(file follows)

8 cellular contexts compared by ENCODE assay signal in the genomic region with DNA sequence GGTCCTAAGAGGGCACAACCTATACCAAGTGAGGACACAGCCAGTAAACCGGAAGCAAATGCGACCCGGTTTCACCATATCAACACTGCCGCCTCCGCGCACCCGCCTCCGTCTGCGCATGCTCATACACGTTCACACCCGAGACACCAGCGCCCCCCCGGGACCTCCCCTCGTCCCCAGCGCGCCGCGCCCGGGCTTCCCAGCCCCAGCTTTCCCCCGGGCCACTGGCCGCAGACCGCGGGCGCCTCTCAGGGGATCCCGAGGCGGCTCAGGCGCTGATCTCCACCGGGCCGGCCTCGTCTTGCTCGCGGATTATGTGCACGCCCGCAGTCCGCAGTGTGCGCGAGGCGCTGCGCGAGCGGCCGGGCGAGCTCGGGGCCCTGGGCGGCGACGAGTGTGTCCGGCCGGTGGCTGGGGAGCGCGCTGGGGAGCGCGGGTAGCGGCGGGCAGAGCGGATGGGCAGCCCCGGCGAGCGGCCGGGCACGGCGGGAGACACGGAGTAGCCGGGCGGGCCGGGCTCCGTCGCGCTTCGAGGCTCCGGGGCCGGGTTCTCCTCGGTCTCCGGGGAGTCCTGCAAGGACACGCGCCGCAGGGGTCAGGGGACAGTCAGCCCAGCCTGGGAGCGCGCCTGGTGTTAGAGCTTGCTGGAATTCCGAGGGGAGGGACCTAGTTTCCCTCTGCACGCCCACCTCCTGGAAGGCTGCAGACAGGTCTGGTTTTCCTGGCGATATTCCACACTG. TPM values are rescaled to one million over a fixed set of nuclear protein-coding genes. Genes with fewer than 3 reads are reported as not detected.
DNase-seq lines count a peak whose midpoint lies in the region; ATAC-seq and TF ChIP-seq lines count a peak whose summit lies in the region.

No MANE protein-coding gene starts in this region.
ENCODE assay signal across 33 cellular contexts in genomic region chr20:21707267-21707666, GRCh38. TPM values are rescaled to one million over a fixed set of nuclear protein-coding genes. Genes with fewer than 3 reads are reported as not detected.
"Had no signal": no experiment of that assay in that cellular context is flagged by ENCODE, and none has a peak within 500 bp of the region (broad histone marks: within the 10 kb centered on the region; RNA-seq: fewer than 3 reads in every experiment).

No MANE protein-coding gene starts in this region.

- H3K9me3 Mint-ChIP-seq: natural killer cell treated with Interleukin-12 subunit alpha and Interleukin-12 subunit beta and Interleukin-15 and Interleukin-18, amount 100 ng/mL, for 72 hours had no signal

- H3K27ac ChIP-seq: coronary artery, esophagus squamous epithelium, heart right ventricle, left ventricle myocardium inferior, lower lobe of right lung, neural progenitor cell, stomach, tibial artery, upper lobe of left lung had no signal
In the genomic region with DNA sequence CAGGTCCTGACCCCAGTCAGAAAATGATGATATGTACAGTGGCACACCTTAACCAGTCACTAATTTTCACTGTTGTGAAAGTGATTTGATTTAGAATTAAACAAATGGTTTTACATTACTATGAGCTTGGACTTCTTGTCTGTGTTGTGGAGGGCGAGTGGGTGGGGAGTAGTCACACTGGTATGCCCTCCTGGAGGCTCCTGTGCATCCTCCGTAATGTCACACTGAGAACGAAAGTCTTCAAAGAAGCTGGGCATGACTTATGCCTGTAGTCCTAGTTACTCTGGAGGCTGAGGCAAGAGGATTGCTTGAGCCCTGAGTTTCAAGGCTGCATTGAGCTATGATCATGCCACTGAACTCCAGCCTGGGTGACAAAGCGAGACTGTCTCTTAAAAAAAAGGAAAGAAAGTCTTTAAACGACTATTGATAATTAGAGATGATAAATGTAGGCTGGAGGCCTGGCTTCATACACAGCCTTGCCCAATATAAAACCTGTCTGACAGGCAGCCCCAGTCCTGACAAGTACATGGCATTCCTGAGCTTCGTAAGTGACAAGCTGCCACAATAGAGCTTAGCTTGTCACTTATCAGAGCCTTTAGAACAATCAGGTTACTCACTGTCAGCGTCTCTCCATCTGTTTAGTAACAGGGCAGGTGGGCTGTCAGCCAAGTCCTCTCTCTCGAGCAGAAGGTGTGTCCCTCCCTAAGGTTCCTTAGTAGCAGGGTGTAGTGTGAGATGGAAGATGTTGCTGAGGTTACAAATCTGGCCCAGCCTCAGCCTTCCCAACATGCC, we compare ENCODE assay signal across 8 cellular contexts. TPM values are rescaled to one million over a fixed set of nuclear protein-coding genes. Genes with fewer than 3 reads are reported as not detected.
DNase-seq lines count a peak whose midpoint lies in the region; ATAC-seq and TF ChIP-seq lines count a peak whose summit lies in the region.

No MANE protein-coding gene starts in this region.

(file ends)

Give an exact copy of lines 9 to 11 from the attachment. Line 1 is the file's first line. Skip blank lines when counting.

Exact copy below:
In the genomic region with DNA sequence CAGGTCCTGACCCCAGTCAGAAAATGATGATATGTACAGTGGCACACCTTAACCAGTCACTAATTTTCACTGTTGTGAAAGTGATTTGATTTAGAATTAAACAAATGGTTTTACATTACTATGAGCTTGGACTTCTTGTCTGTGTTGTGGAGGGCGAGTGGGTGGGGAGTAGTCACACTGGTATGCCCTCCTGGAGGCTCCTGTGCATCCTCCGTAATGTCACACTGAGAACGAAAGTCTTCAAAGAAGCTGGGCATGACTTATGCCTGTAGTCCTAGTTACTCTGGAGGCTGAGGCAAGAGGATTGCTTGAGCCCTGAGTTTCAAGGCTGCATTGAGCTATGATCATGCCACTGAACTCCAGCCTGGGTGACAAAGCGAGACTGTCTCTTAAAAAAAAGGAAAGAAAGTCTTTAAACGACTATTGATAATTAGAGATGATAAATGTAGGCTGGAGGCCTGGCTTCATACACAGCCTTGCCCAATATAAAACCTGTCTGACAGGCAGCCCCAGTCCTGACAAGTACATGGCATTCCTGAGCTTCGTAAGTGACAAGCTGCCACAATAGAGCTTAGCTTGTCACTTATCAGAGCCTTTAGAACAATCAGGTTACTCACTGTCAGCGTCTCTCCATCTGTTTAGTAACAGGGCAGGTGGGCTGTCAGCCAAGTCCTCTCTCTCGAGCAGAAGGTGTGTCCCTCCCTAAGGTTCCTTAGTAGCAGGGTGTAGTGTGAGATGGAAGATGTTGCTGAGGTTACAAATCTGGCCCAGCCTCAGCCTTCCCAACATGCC, we compare ENCODE assay signal across 8 cellular contexts. TPM values are rescaled to one million over a fixed set of nuclear protein-coding genes. Genes with fewer than 3 reads are reported as not detected.
DNase-seq lines count a peak whose midpoint lies in the region; ATAC-seq and TF ChIP-seq lines count a peak whose summit lies in the region.

No MANE protein-coding gene starts in this region.